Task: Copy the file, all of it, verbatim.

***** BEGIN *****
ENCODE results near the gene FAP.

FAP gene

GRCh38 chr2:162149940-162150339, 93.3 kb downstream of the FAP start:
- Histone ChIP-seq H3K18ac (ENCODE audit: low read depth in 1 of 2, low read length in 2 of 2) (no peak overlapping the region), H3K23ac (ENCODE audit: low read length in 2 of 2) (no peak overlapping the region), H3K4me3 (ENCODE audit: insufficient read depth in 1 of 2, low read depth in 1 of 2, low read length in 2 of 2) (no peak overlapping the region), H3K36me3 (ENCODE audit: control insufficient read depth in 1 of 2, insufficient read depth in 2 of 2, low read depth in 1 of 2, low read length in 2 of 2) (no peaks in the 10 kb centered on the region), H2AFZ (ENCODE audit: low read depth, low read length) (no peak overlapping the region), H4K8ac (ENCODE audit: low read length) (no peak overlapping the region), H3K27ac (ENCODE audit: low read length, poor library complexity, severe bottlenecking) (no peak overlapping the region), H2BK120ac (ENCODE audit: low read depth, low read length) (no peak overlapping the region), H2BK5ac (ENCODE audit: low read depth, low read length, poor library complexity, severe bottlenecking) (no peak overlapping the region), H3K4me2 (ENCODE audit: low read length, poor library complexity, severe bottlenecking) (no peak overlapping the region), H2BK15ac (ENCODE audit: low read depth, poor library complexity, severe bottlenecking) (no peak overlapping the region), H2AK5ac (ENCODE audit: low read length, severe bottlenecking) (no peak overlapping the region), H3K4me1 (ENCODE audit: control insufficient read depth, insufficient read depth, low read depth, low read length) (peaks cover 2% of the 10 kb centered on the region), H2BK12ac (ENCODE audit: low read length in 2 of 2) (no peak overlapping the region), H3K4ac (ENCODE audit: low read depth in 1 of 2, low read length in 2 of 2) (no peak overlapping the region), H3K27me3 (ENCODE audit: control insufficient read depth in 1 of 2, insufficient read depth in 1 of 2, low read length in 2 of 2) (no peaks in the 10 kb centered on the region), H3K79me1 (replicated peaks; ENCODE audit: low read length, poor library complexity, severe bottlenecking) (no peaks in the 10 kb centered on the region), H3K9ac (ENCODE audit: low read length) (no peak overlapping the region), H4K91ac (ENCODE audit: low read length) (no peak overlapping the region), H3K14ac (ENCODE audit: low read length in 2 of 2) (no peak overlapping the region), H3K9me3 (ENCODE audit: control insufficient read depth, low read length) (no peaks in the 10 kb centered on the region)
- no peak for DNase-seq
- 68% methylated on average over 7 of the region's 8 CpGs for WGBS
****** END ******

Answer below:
ENCODE results near the gene FAP.

FAP gene

GRCh38 chr2:162149940-162150339, 93.3 kb downstream of the FAP start:
- Histone ChIP-seq H3K18ac (ENCODE audit: low read depth in 1 of 2, low read length in 2 of 2) (no peak overlapping the region), H3K23ac (ENCODE audit: low read length in 2 of 2) (no peak overlapping the region), H3K4me3 (ENCODE audit: insufficient read depth in 1 of 2, low read depth in 1 of 2, low read length in 2 of 2) (no peak overlapping the region), H3K36me3 (ENCODE audit: control insufficient read depth in 1 of 2, insufficient read depth in 2 of 2, low read depth in 1 of 2, low read length in 2 of 2) (no peaks in the 10 kb centered on the region), H2AFZ (ENCODE audit: low read depth, low read length) (no peak overlapping the region), H4K8ac (ENCODE audit: low read length) (no peak overlapping the region), H3K27ac (ENCODE audit: low read length, poor library complexity, severe bottlenecking) (no peak overlapping the region), H2BK120ac (ENCODE audit: low read depth, low read length) (no peak overlapping the region), H2BK5ac (ENCODE audit: low read depth, low read length, poor library complexity, severe bottlenecking) (no peak overlapping the region), H3K4me2 (ENCODE audit: low read length, poor library complexity, severe bottlenecking) (no peak overlapping the region), H2BK15ac (ENCODE audit: low read depth, poor library complexity, severe bottlenecking) (no peak overlapping the region), H2AK5ac (ENCODE audit: low read length, severe bottlenecking) (no peak overlapping the region), H3K4me1 (ENCODE audit: control insufficient read depth, insufficient read depth, low read depth, low read length) (peaks cover 2% of the 10 kb centered on the region), H2BK12ac (ENCODE audit: low read length in 2 of 2) (no peak overlapping the region), H3K4ac (ENCODE audit: low read depth in 1 of 2, low read length in 2 of 2) (no peak overlapping the region), H3K27me3 (ENCODE audit: control insufficient read depth in 1 of 2, insufficient read depth in 1 of 2, low read length in 2 of 2) (no peaks in the 10 kb centered on the region), H3K79me1 (replicated peaks; ENCODE audit: low read length, poor library complexity, severe bottlenecking) (no peaks in the 10 kb centered on the region), H3K9ac (ENCODE audit: low read length) (no peak overlapping the region), H4K91ac (ENCODE audit: low read length) (no peak overlapping the region), H3K14ac (ENCODE audit: low read length in 2 of 2) (no peak overlapping the region), H3K9me3 (ENCODE audit: control insufficient read depth, low read length) (no peaks in the 10 kb centered on the region)
- no peak for DNase-seq
- 68% methylated on average over 7 of the region's 8 CpGs for WGBS